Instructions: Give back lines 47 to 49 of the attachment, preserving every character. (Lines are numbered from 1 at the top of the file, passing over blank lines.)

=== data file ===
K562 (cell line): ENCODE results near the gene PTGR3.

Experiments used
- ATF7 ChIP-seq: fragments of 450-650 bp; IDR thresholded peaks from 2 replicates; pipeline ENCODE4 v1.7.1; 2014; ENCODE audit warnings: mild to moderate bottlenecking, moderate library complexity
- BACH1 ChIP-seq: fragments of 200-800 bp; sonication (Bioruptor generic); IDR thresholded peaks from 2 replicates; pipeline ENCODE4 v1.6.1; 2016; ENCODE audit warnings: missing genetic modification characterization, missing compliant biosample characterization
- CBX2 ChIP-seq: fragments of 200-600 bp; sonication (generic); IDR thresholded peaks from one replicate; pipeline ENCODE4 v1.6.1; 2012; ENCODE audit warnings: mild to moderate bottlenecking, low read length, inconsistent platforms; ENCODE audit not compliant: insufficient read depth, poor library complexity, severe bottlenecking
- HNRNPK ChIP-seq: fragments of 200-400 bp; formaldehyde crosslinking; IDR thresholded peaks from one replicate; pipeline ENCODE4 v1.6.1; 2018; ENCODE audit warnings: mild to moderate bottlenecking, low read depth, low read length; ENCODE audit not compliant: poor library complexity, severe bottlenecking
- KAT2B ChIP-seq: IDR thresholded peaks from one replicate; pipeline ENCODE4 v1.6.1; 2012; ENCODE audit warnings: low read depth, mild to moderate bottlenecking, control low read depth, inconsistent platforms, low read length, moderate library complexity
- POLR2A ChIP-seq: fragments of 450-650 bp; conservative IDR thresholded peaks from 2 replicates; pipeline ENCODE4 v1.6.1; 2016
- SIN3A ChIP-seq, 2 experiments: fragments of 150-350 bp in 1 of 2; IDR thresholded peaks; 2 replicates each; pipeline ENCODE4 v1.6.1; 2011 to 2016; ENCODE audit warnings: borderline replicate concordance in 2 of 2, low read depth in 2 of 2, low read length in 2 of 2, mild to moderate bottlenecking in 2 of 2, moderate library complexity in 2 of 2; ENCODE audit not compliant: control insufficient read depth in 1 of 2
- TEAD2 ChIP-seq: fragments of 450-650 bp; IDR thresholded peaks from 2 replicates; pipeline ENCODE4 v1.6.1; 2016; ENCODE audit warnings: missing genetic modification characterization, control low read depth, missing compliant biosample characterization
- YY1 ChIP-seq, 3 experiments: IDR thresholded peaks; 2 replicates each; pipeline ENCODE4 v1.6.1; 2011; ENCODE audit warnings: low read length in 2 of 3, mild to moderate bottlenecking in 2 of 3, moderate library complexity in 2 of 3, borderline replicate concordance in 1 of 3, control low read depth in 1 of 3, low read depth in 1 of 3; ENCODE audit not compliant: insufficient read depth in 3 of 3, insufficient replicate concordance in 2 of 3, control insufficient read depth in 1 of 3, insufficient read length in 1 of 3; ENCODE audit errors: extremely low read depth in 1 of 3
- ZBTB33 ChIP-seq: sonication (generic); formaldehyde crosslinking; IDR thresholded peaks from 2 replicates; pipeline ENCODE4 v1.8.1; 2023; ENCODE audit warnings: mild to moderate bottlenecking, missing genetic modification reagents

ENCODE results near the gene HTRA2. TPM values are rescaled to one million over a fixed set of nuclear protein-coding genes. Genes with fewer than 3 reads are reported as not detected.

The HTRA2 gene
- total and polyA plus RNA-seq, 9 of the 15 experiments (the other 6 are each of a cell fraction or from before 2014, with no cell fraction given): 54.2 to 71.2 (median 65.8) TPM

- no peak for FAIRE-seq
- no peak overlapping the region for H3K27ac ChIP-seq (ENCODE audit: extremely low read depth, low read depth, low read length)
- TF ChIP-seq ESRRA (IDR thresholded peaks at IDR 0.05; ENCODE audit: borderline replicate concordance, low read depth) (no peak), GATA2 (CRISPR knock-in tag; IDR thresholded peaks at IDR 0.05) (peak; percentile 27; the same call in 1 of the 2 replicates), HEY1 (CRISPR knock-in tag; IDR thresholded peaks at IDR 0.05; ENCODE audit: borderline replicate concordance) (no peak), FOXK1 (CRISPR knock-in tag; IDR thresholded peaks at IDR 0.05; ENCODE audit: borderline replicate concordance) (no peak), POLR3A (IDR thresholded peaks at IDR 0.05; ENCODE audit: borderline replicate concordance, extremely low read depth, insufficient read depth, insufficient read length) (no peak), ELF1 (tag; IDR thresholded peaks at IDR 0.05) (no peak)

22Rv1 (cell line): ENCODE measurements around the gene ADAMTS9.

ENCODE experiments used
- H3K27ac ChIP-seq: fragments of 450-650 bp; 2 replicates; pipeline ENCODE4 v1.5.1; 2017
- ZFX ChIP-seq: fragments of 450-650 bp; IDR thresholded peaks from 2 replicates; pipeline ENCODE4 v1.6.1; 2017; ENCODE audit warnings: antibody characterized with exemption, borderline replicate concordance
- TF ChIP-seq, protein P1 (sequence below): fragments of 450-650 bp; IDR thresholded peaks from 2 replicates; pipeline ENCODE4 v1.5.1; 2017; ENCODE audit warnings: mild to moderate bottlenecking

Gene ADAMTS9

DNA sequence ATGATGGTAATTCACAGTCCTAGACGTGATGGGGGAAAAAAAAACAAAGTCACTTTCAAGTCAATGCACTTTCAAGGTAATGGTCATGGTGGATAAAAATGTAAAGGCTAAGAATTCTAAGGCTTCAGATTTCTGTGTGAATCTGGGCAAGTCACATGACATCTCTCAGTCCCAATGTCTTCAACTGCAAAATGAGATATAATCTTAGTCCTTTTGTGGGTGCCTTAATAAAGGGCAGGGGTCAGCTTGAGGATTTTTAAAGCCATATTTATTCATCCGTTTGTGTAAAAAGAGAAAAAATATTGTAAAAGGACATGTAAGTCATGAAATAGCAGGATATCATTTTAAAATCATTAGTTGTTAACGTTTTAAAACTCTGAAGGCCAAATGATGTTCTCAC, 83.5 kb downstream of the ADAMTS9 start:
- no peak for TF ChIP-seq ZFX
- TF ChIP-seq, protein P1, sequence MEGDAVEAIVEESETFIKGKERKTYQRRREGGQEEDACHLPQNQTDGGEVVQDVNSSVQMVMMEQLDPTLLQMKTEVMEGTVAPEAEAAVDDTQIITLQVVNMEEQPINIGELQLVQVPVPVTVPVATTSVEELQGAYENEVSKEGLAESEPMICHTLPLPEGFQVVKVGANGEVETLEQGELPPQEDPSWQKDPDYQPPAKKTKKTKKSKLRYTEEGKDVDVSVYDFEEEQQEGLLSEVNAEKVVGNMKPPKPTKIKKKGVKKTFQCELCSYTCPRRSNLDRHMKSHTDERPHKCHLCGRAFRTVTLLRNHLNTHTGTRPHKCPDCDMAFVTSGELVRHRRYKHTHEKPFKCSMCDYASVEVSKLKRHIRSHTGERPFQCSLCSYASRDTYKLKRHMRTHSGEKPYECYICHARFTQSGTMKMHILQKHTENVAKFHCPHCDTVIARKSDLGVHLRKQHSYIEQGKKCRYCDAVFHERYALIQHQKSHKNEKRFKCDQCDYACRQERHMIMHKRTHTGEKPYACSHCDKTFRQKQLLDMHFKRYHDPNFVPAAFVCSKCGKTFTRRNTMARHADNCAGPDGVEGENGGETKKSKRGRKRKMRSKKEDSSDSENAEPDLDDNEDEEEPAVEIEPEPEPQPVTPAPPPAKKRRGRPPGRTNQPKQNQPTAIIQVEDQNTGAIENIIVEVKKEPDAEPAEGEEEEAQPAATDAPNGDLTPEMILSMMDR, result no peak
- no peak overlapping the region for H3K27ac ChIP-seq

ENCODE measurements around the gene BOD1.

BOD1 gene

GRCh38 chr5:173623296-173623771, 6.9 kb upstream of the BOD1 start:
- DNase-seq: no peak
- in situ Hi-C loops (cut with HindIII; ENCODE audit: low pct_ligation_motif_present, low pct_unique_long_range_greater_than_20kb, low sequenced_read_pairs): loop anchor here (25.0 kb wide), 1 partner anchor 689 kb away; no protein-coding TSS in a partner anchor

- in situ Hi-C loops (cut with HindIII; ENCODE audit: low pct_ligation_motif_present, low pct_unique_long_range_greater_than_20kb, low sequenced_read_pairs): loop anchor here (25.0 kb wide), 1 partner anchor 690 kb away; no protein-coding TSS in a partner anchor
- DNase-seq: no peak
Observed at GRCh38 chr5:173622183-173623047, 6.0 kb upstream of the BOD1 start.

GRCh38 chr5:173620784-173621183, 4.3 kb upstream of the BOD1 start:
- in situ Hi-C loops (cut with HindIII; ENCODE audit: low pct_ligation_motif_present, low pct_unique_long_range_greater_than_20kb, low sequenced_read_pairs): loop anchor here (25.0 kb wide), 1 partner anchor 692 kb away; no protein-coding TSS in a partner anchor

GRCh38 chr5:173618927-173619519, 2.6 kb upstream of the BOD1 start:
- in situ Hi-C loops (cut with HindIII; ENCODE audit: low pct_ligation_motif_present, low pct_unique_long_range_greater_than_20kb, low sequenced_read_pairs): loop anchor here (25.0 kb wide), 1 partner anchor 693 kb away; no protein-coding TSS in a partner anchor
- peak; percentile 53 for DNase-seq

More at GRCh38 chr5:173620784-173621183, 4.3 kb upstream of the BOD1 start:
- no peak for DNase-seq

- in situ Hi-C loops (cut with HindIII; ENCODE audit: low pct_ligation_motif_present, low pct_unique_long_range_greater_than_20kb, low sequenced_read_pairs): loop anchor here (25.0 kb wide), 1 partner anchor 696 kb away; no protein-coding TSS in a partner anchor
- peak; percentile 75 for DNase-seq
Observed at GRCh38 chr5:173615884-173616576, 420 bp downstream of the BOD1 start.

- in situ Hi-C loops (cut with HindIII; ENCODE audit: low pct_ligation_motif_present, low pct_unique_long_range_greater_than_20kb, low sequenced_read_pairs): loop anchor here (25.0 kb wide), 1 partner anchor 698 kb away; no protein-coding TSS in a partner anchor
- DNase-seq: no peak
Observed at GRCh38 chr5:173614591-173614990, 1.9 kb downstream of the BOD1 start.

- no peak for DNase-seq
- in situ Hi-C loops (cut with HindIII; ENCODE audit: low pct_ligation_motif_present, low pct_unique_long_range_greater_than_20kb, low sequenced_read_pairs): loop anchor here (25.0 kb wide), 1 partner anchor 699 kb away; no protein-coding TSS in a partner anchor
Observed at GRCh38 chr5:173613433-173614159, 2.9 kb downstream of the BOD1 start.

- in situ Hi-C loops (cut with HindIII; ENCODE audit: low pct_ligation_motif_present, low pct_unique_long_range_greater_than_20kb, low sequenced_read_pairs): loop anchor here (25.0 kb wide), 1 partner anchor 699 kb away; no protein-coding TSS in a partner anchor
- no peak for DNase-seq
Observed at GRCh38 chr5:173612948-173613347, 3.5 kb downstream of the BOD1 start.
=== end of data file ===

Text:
- in situ Hi-C loops (cut with HindIII; ENCODE audit: low pct_ligation_motif_present, low pct_unique_long_range_greater_than_20kb, low sequenced_read_pairs): loop anchor here (25.0 kb wide), 1 partner anchor 698 kb away; no protein-coding TSS in a partner anchor
- DNase-seq: no peak
Observed at GRCh38 chr5:173614591-173614990, 1.9 kb downstream of the BOD1 start.